1. It is putting your priorities and your past in order. It is not about who can have the least amount of items at the end

Tidying up is not about the number of bags that get donated, or having fewer hangers left hanging in your closet. Decluttering is all about surrounding yourself with things that reflect who you are right now, and that you enjoy in your present circumstances. Changing your mindset from “what do I want to get rid of” to “what do I love and reflect who I am” is integral to this process.

  1. It is a time to reflect and process your belongings as a reflection of your choices. It is not an excuse to keep everything

Remember what made you want to start this process. Something about the way you are currently living and the belongings you are surrounded with is bothering you. Otherwise you would not be interested in decluttering, you would be satisfied. Get curious about how your belongings are not serving you. Remind yourself of this often throughout this process

  1. It is about pursuing a home that reflects you. It is not about copying and pasting someone else’s lifestyle 

Think about spaces you enjoy being. It could be a park, a campground, your favourite restaurant or coffee shop, a hotel lobby. Reflect on what you enjoy about those spaces. Is it natural light, simplicity, vibrant colours, relaxing environment, good smells, or greenery? What about those elements is missing in your current home? How can you make your current home more like your favourite space?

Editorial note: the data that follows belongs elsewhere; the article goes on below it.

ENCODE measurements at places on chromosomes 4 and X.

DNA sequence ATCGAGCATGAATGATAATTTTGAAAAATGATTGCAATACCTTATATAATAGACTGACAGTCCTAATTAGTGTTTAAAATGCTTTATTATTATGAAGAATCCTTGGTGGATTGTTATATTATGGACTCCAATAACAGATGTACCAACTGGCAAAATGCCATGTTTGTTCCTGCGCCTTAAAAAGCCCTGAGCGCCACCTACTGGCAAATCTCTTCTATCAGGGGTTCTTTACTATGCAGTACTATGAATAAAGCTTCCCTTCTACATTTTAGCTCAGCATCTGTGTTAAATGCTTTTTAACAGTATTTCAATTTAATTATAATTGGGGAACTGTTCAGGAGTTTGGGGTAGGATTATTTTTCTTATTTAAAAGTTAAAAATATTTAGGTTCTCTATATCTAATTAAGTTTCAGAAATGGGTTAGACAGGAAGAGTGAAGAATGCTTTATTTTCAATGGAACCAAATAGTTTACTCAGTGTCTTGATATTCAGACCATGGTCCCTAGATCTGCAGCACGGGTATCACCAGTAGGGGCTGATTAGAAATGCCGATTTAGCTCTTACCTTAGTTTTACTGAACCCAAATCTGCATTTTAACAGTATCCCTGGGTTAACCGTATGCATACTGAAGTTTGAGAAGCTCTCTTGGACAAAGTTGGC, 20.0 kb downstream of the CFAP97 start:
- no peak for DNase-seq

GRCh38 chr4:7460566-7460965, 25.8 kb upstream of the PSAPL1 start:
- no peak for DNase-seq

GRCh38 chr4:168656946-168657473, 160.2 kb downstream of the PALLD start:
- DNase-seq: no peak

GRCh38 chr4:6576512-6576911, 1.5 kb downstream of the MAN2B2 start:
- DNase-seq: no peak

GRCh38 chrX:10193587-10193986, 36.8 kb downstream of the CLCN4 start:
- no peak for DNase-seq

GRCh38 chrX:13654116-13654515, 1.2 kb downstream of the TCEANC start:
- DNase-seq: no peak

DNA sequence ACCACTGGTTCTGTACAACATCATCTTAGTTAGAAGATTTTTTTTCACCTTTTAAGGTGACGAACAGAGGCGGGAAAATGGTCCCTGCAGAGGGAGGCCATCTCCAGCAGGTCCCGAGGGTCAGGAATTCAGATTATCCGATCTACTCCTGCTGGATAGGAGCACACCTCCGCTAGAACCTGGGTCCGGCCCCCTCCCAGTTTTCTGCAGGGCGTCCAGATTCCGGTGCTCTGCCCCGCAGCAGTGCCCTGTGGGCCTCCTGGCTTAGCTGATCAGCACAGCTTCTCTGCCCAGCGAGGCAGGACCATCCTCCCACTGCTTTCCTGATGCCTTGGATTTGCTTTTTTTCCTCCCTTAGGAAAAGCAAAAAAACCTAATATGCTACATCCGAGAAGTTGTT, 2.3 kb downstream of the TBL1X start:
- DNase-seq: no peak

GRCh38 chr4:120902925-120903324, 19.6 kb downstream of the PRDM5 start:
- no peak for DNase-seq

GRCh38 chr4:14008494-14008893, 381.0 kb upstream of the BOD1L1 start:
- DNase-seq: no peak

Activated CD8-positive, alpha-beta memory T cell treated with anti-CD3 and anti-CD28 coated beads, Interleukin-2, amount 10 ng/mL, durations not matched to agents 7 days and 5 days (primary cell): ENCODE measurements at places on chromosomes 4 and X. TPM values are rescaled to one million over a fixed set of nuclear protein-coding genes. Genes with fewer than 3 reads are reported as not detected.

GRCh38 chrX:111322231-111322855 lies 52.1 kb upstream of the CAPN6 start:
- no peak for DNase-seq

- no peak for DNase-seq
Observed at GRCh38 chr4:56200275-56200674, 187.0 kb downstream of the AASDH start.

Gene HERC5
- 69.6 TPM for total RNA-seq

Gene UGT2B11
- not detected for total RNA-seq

1. It is about figuring out how you’d like to live in your home. It is not about downsizing

There’s no need to force yourself to let go of items! If you want to keep your entire encyclopedia collection, go for it! There is no minimum or maximum requirement. The only goal is to cherish the items you choose to keep. 

  1. It is about honouring and being grateful for your belongings. It is not about carelessly discarding mountains of things

As you discover items that no longer serve you, instead of tossing them into the pile, you reflect on how much this item served you in your time together. Think about when it first came into your life, how much it meant to you, the lessons it taught you, and wish it well as you donate it to make someone else happy. This is a crucial part of this process, 

  1. It is about making space for what you love. It is not about organizing

Clutter obscures what’s most important. Discarding that which doesn’t support your ideal lifestyle creates space for treasured possessions to be used more often and enjoyed. As a bonus, it leaves room for future joy-sparking additions.

  10. It is a clarifying process, it is not exhausting and overwhelming